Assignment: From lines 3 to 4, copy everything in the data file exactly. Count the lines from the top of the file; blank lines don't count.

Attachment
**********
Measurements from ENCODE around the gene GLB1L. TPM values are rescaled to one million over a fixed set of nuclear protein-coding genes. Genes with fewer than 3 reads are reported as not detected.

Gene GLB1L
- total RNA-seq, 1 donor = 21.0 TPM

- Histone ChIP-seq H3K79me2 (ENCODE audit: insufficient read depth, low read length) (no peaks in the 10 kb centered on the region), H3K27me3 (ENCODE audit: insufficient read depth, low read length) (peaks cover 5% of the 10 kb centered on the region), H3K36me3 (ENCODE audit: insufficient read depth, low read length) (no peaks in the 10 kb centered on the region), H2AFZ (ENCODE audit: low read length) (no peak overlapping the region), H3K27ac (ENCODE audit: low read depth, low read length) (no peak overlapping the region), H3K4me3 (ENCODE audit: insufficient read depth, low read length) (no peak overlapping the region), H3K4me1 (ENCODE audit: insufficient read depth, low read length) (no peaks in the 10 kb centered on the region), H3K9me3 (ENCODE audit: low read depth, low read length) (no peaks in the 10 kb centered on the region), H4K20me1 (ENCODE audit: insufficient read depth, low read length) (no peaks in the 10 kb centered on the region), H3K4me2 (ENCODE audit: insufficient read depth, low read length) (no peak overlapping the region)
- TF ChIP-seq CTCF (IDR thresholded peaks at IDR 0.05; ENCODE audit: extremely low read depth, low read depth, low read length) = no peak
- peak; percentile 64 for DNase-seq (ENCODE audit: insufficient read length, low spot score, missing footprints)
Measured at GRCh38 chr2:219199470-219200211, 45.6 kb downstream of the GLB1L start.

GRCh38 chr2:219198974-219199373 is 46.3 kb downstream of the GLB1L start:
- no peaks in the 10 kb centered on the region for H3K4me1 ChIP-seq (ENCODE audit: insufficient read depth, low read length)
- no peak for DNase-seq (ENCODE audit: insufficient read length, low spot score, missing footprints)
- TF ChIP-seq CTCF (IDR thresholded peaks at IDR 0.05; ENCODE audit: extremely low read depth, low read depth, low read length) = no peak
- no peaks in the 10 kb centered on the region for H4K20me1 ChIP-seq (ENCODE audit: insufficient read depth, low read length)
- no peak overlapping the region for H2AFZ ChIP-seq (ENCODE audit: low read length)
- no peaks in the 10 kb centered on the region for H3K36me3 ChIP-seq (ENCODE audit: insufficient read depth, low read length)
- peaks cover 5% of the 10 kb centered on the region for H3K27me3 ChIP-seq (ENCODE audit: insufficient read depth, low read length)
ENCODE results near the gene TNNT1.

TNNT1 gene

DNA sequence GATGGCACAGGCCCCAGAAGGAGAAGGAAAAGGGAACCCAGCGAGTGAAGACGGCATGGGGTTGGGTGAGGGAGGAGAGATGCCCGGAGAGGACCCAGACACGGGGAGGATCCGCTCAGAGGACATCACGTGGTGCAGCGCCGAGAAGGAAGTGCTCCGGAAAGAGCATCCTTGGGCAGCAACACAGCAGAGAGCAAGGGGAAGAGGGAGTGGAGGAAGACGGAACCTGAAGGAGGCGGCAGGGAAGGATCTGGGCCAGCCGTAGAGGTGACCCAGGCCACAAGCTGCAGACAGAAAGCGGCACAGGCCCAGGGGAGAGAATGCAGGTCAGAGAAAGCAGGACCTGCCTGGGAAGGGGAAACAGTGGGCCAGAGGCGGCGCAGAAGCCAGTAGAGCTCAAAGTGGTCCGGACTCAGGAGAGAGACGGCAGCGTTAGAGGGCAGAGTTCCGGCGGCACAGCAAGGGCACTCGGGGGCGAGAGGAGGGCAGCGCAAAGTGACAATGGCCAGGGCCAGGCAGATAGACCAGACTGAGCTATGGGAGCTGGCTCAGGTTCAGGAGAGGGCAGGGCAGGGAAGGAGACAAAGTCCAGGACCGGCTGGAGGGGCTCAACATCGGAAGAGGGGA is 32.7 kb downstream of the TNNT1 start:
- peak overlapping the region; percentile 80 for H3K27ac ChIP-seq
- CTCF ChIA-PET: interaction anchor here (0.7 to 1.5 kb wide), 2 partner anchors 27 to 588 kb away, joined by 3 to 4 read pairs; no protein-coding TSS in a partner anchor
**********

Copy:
- total RNA-seq, 1 donor = 21.0 TPM

- Histone ChIP-seq H3K79me2 (ENCODE audit: insufficient read depth, low read length) (no peaks in the 10 kb centered on the region), H3K27me3 (ENCODE audit: insufficient read depth, low read length) (peaks cover 5% of the 10 kb centered on the region), H3K36me3 (ENCODE audit: insufficient read depth, low read length) (no peaks in the 10 kb centered on the region), H2AFZ (ENCODE audit: low read length) (no peak overlapping the region), H3K27ac (ENCODE audit: low read depth, low read length) (no peak overlapping the region), H3K4me3 (ENCODE audit: insufficient read depth, low read length) (no peak overlapping the region), H3K4me1 (ENCODE audit: insufficient read depth, low read length) (no peaks in the 10 kb centered on the region), H3K9me3 (ENCODE audit: low read depth, low read length) (no peaks in the 10 kb centered on the region), H4K20me1 (ENCODE audit: insufficient read depth, low read length) (no peaks in the 10 kb centered on the region), H3K4me2 (ENCODE audit: insufficient read depth, low read length) (no peak overlapping the region)